In Order to Form a Sea Cave by Sara Sutter

Editor Carrie Ivy, Editor's Choice, November 1st, 2016

"Her voice is gravel, a body of many small stones. The mouth of the cave..."

Sara Sutter Essay Nailed Magazine
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On a log between the woods and beach, Marisa plays with the shoelaces of her dirty Keds. From long enough in the sun, her skin and brown hair are almost the same tone. She asks if I want to see the sea caves. There was a bonfire there last week to celebrate someone leaving. We walk down the cream beach to that part between water and shore, our feet sinking and the wet sand rising up around them—sucking, gloving. Little foot hands, her pale nails and short, tan toes slope up into slabs of calves, thighs beneath thin cotton printed with fat stripes. The sea wind and sunlight balloon the fabric away from her body and back against it, the silhouette of smallish breasts and blunt nipples, spaghetti straps. She’s saying something but the definition is in the wind, and her voice is gravel, a body of many small stones. The mouth of the cave nests at the squat bottom of a small, basalt mountain abutting the beach. The cream sand, the charcoal rock, the black entrance of the cave. We enter the cave’s first chamber. A snail shell. Labyrinthine trapdoors of duck cunts.

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The ocean, and Wikipedia. Both fascinate me, and they are not perhaps so very different. Information—punctuation, data, references, history, and so on—like particles and organisms and mammals and elements suspended and roiling and shifting and illuminating, being edited. And then there are texts, such as the Encyclopedia of Caves and Karst Science, that dive into the literal heart of the sea of information:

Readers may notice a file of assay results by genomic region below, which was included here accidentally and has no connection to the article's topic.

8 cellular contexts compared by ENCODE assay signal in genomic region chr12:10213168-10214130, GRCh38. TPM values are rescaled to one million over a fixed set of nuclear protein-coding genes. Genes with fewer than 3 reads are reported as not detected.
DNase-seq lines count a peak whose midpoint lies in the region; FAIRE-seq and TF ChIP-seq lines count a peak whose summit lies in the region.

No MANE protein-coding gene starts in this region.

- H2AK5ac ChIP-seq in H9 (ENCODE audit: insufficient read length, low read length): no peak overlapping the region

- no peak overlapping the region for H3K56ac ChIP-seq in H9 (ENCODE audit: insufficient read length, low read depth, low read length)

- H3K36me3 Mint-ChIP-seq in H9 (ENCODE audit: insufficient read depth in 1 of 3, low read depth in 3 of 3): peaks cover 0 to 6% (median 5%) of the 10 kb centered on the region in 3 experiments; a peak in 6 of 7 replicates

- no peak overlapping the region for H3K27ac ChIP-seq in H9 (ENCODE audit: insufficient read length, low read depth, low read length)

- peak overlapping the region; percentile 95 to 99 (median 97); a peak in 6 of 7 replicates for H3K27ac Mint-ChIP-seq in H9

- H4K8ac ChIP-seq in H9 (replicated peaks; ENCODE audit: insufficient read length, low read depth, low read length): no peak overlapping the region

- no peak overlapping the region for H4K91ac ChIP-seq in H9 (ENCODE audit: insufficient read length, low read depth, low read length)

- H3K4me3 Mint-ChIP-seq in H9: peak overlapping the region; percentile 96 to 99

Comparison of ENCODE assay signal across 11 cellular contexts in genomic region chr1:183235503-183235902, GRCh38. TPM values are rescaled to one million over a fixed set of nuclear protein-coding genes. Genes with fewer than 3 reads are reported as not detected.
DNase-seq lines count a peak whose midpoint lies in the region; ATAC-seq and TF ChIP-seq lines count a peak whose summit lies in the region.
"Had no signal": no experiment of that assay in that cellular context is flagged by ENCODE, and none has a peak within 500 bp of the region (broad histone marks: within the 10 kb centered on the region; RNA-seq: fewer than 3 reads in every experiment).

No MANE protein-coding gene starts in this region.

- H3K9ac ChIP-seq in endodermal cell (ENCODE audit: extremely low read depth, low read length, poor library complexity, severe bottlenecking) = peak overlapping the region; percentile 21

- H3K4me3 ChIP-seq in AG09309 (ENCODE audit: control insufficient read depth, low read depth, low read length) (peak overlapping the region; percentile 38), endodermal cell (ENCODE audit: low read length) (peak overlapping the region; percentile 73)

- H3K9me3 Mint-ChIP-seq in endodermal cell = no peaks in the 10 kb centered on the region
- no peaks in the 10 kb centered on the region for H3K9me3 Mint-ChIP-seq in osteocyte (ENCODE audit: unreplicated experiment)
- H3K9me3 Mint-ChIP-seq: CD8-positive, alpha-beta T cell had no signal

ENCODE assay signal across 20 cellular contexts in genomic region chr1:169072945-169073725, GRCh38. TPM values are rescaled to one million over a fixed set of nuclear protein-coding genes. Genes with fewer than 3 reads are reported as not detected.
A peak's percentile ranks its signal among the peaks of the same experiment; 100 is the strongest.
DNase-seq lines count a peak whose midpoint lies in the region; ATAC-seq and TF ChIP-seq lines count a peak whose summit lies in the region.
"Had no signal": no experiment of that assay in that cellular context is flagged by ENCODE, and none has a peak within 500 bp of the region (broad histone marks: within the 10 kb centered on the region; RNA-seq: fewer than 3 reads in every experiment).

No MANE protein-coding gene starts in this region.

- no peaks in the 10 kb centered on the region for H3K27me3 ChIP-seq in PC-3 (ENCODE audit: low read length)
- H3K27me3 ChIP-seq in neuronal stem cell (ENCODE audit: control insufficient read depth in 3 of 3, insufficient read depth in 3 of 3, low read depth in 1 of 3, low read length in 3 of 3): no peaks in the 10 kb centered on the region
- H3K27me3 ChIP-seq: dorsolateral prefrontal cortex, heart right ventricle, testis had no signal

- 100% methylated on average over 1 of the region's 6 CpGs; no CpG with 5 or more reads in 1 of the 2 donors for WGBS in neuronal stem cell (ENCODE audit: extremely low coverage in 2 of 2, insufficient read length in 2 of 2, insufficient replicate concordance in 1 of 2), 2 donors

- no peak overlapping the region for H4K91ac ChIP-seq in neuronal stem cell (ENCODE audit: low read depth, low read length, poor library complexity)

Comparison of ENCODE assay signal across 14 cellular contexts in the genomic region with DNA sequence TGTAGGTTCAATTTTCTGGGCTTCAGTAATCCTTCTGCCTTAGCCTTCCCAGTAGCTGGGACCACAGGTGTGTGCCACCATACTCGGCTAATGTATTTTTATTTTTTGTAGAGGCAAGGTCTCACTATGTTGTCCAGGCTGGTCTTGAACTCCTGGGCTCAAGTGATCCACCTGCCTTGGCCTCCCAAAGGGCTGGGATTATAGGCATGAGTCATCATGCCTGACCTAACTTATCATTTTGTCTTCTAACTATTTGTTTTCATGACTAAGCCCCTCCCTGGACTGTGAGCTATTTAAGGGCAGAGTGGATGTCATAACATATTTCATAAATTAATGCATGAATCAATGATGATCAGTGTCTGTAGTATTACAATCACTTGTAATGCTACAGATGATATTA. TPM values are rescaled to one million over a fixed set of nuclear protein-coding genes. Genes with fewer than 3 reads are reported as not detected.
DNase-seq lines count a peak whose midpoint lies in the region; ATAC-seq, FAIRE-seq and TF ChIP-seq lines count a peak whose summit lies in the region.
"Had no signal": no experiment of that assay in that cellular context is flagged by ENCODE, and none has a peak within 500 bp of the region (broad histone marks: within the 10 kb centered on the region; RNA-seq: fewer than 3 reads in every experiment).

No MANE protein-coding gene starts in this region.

Littoral caves, more commonly known as sea caves, are found throughout the world. 

In order to form a sea cave, the host rock must first contain a weak zone. In metamorphic or igneous rock, this is either a fault as in the caves of the Channel Islands of California, or a dike as in the large sea caves of Kauai, Hawaii’s Na Pali Coast.  

Sea caves can prove surprisingly complex where numerous zones of weakness—often faults—converge.

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The right people always show up. Marisa pitches ahead into the cave so dark after the sun that I hold one hand out for the wall she says we’ll hit, and one hand up, prepared for ceiling. Nuances to the darkness, where it pools into further entrances, emerge. There are rooms here, there, we walk toward where the ceiling meets the floor, where we can no longer stand. The darkness velvety around my body, we lie down, back of heads in the sand, backs in the sand, backs of legs in the sand—converging and pooling in what has cracked us and passed us, from our mothers and from without our fathers, force of why we leave their homes, how we recreate that violence in strange bedrooms, conscious and unconscious in patterns like trying to turn our backs on the past but the hands of love are the backs of the hands of force, how a topic swells beneath what one says, pushing forth confession of his forcing himself in her, in me, asleep, that they made a baby of course she couldn’t keep. Confusing, I hear myself, because he had also been so sweet; what was forced, and what was placed, what needed to be scraped away, what stays, a strawberry sweater, on our backs on a sheet of paper.